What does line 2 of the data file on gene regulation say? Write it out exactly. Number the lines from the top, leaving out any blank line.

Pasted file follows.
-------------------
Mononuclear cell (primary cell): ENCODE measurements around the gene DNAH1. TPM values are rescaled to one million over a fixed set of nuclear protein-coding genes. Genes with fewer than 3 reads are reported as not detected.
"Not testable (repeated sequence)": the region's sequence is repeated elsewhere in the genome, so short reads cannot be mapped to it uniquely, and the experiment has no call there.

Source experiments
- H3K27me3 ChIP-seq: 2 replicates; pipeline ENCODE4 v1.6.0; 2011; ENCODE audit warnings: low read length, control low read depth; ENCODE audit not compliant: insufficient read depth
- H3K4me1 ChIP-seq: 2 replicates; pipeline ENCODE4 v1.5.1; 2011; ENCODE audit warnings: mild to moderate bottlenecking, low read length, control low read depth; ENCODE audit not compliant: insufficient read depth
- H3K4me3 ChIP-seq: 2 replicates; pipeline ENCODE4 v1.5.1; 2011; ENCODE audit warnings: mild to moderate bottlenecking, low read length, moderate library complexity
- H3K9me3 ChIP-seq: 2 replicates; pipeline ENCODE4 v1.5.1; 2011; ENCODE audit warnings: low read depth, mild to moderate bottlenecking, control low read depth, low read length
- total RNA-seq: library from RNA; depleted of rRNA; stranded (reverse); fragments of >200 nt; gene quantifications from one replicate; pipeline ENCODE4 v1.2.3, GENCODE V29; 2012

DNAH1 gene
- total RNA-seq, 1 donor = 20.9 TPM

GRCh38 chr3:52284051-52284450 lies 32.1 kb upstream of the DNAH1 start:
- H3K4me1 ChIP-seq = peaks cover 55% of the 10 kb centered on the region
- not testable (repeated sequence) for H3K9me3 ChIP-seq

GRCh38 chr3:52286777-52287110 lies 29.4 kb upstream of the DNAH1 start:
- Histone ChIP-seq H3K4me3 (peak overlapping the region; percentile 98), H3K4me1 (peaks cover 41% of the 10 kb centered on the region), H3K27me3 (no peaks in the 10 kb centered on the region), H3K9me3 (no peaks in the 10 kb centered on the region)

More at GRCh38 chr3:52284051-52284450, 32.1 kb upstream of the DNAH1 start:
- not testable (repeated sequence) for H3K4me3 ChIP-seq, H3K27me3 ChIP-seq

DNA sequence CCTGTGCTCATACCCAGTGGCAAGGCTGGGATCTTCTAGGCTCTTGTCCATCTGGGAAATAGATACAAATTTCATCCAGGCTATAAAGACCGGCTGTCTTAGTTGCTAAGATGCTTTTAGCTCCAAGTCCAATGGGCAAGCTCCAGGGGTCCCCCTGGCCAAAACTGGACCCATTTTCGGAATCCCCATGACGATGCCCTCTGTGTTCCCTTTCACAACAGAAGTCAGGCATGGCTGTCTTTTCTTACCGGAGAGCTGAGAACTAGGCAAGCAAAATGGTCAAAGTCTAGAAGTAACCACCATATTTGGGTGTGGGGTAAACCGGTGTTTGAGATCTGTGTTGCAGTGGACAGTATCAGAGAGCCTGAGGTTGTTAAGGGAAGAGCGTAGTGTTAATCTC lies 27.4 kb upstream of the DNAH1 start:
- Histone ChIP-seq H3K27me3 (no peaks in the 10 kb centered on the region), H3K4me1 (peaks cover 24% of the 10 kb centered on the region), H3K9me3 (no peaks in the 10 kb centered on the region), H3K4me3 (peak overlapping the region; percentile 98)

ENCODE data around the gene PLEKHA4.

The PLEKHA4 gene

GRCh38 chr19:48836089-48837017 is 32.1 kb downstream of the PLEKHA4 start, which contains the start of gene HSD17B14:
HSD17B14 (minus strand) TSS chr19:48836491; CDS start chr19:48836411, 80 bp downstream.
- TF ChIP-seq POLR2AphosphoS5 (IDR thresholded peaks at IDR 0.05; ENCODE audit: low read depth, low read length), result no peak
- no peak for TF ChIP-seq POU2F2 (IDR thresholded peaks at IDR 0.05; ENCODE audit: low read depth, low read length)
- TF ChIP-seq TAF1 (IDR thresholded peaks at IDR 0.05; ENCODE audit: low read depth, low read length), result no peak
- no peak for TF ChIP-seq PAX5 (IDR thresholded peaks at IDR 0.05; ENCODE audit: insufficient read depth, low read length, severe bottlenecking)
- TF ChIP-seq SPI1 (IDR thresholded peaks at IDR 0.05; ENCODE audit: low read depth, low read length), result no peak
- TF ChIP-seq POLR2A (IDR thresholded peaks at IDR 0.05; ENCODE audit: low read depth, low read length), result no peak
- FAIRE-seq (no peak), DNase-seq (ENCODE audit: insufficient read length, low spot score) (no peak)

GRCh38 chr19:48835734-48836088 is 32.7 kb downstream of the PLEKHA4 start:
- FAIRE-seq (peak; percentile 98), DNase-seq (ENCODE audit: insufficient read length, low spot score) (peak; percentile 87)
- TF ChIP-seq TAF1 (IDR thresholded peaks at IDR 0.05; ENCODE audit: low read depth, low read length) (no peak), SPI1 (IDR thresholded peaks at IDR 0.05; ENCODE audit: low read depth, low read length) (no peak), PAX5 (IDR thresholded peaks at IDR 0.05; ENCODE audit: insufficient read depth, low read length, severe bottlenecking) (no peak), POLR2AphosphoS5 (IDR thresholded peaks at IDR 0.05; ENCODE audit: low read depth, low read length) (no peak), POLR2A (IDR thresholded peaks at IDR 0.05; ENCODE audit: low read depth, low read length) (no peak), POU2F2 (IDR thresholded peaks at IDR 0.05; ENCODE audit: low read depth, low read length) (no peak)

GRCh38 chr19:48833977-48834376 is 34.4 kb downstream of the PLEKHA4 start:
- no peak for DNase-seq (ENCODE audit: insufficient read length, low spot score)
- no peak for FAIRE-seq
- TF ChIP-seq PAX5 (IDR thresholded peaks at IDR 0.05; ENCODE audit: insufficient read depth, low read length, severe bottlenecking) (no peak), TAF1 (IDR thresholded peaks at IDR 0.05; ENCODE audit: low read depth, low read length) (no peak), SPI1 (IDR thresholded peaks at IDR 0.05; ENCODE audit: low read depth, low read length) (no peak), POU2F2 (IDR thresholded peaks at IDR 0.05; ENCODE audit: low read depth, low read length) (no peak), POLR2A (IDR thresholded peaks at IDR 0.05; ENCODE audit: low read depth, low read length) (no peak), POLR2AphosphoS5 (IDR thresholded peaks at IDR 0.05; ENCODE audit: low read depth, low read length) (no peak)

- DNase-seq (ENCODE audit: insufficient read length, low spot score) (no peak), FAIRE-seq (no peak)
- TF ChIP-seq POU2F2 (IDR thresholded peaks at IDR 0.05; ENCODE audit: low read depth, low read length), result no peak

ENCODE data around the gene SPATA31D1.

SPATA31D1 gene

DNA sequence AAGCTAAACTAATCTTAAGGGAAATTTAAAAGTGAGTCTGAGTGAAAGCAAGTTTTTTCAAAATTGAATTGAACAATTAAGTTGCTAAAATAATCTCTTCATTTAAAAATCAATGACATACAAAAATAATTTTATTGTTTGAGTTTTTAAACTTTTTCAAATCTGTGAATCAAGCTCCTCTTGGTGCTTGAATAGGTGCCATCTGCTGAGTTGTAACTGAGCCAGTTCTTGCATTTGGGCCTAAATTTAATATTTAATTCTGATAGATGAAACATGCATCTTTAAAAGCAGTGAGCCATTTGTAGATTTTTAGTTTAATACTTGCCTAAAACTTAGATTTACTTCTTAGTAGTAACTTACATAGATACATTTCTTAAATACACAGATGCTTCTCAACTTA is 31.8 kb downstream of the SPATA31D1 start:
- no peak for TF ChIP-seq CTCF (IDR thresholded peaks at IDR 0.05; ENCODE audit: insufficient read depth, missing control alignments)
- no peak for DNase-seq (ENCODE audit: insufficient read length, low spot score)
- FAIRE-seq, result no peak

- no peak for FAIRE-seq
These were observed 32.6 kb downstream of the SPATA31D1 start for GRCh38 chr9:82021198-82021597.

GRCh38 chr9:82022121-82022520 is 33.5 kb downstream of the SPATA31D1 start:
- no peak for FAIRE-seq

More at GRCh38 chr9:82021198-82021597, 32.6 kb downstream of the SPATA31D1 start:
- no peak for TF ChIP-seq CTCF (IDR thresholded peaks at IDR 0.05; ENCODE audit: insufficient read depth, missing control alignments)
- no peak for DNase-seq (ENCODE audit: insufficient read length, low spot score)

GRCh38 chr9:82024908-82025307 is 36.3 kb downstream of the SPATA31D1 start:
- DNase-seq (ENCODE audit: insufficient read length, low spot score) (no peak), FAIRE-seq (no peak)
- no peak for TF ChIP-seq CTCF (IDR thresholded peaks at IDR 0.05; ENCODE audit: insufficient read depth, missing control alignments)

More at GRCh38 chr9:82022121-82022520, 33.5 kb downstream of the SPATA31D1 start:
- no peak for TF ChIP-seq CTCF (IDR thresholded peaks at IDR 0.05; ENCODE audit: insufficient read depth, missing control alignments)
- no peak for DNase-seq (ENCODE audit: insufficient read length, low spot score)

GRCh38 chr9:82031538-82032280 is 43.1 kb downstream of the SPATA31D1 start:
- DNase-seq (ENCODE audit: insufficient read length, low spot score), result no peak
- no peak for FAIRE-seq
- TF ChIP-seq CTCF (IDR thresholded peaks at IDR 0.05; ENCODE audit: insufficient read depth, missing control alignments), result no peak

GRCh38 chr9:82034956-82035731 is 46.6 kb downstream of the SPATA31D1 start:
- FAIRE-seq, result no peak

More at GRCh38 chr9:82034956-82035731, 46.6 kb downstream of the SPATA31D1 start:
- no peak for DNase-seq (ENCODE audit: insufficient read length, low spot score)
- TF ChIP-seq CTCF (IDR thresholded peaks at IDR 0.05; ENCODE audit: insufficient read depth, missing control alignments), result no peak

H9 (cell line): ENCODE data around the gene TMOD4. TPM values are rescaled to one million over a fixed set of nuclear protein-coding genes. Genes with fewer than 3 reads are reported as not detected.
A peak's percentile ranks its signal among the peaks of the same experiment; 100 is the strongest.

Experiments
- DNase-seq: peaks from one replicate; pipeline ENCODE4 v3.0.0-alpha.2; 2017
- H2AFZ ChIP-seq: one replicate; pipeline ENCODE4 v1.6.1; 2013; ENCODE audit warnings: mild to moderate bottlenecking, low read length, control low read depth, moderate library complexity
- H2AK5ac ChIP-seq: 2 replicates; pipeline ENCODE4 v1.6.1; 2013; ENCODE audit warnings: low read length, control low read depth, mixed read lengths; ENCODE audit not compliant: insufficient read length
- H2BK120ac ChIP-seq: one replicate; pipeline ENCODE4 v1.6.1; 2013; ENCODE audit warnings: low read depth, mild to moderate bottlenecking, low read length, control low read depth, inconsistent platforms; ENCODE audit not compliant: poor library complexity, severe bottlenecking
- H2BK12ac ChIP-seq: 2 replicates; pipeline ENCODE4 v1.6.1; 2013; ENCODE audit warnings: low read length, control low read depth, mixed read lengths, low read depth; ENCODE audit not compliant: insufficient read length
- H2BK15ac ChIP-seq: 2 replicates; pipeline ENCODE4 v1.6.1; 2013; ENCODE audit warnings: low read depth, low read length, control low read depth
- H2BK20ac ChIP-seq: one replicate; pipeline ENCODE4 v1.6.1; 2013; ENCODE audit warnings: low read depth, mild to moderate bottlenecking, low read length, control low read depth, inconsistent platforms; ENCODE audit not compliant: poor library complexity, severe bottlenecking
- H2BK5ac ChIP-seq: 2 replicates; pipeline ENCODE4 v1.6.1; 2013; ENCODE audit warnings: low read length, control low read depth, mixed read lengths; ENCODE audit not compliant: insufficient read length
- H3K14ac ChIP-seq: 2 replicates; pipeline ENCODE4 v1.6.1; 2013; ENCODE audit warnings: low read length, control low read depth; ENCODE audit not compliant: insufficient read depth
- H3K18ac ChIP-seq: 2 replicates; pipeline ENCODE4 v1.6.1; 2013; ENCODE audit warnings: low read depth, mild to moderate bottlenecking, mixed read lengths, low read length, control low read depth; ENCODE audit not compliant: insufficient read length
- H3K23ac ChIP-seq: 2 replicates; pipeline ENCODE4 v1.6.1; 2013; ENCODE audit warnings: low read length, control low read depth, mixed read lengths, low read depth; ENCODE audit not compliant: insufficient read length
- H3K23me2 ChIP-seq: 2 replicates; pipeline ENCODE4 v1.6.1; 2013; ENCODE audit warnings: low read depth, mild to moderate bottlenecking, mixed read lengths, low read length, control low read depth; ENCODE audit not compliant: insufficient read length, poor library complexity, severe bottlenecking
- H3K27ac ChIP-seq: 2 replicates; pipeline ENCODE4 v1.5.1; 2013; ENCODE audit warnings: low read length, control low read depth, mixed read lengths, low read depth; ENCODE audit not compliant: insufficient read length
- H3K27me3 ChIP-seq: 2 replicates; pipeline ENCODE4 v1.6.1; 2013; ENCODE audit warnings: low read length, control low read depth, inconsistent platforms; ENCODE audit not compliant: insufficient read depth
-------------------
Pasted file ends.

"Not testable (repeated sequence)": the region's sequence is repeated elsewhere in the genome, so short reads cannot be mapped to it uniquely, and the experiment has no call there.